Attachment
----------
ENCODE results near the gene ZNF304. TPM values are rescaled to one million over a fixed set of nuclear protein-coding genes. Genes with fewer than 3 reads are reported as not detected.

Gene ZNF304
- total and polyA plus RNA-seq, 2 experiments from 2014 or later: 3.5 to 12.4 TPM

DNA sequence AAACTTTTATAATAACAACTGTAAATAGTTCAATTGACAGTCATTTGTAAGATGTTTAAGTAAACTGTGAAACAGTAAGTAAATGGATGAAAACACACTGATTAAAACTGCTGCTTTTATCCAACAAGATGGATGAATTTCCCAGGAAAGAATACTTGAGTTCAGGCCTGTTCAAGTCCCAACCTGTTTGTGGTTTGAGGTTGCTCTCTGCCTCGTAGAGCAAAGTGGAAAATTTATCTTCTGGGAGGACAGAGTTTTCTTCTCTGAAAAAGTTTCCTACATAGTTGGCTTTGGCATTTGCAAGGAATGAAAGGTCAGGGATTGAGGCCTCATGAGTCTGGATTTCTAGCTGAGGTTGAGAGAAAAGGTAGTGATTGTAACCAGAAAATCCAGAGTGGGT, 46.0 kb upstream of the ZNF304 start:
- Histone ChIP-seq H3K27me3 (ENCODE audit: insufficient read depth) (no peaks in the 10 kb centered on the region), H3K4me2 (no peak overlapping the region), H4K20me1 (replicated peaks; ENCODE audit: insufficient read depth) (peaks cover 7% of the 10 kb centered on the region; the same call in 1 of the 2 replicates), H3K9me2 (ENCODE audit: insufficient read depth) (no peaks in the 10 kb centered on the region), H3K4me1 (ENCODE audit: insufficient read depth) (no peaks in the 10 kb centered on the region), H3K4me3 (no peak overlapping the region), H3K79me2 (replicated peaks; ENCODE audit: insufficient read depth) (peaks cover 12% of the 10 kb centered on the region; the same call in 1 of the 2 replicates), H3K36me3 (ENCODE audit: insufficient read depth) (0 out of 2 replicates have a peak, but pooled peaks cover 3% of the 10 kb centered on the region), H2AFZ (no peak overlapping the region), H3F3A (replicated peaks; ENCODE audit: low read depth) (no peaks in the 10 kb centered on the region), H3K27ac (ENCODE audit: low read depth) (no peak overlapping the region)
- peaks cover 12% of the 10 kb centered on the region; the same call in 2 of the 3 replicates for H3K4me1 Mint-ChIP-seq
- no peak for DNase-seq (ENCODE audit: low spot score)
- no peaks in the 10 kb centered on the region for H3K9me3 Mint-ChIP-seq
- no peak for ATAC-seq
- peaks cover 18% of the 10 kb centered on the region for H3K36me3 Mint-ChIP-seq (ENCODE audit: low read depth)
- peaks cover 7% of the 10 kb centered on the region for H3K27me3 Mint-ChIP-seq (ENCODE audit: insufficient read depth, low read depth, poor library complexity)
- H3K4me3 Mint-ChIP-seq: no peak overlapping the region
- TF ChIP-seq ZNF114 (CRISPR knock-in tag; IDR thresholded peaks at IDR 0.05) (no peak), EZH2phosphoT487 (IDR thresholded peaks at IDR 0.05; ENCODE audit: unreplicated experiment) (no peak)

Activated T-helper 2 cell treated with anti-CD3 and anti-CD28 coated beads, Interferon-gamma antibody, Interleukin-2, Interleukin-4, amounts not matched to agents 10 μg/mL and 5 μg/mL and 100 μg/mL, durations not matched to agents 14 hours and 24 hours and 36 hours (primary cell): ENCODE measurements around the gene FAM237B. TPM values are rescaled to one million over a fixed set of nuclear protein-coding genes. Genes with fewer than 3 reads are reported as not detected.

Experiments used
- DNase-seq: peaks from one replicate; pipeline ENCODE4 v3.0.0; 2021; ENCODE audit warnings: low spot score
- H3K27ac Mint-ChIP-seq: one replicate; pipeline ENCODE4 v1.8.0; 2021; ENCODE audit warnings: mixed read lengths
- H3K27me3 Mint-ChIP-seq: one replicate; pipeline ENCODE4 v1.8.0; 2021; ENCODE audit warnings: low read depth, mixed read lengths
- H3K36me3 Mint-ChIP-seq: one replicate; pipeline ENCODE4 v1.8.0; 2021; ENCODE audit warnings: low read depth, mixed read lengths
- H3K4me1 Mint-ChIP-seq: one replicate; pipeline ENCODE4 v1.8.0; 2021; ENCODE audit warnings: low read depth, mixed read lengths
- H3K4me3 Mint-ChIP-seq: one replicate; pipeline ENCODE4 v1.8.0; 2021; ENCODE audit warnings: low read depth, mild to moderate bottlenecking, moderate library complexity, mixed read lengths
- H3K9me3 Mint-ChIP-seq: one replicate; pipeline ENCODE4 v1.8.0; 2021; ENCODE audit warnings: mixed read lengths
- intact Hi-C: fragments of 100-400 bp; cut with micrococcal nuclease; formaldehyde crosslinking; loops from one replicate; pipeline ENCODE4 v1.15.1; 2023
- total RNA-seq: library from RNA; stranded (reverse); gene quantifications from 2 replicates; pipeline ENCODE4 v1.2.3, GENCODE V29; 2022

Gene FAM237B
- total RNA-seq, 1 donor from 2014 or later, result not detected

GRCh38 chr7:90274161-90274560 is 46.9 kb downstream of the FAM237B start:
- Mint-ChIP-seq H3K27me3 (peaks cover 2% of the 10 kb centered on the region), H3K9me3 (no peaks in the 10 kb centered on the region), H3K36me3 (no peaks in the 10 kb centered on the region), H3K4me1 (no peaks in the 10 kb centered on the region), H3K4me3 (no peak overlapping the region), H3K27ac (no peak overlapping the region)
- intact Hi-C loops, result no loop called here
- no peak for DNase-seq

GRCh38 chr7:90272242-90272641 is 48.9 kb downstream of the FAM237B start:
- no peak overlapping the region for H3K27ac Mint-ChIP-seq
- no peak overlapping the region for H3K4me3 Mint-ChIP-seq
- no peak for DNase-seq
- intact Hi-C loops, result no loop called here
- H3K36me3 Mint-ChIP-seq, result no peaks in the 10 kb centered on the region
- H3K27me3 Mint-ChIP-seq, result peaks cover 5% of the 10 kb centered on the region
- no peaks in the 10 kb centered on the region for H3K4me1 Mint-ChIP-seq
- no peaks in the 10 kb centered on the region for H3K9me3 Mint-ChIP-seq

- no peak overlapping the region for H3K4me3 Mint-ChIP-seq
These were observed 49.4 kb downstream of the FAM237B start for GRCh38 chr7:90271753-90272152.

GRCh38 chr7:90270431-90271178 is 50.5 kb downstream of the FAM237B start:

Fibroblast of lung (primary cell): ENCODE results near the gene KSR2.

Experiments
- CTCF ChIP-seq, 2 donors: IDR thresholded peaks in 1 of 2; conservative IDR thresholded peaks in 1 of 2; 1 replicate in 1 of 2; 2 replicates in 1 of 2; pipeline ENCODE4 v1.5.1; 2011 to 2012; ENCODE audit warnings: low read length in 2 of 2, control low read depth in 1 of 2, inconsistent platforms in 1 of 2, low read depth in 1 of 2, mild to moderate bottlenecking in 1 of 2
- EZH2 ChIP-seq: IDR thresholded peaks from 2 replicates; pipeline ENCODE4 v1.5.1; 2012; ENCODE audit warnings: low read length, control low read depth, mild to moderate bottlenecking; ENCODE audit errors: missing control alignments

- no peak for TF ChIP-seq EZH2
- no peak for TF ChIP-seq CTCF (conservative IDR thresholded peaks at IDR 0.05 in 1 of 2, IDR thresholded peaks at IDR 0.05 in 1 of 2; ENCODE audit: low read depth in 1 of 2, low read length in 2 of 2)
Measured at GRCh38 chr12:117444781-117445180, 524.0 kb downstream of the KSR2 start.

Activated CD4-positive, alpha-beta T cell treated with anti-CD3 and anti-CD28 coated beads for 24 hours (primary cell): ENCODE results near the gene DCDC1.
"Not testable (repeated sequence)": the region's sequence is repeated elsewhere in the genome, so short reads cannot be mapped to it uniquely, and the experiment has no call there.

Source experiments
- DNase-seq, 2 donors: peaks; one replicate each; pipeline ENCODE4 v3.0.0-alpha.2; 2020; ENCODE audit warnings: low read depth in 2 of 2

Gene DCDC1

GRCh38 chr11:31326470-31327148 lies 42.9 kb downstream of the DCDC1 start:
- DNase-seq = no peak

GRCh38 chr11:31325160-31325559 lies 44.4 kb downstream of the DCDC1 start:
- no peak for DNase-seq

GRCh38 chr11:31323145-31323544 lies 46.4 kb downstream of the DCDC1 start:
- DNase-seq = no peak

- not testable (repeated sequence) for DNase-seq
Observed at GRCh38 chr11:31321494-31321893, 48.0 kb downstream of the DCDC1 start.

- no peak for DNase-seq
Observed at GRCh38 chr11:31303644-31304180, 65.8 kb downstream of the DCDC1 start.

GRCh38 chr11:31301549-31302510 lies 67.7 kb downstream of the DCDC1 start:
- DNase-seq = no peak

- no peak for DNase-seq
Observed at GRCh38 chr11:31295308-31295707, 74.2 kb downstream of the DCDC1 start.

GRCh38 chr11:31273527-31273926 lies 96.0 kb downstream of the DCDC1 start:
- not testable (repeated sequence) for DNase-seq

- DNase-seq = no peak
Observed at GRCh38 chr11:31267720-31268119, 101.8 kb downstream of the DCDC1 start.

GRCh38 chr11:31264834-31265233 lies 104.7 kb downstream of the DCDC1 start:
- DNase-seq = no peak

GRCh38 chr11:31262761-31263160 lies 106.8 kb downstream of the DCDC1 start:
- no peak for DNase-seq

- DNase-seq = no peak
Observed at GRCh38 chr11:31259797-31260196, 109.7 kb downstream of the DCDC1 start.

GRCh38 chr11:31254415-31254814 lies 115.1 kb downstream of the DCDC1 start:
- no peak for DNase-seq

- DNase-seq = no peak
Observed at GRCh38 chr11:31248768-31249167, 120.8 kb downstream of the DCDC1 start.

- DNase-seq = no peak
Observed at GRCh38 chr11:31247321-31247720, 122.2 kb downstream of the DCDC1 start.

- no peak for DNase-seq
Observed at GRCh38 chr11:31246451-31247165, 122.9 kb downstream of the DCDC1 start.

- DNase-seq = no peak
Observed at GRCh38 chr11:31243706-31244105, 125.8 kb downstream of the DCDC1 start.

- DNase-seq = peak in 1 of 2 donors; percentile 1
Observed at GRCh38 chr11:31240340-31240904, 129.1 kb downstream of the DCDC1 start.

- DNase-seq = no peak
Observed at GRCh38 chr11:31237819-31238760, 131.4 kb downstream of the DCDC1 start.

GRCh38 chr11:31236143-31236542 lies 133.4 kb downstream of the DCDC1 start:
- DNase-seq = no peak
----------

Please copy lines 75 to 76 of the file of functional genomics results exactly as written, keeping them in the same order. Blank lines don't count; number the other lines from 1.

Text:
GRCh38 chr11:31262761-31263160 lies 106.8 kb downstream of the DCDC1 start:
- no peak for DNase-seq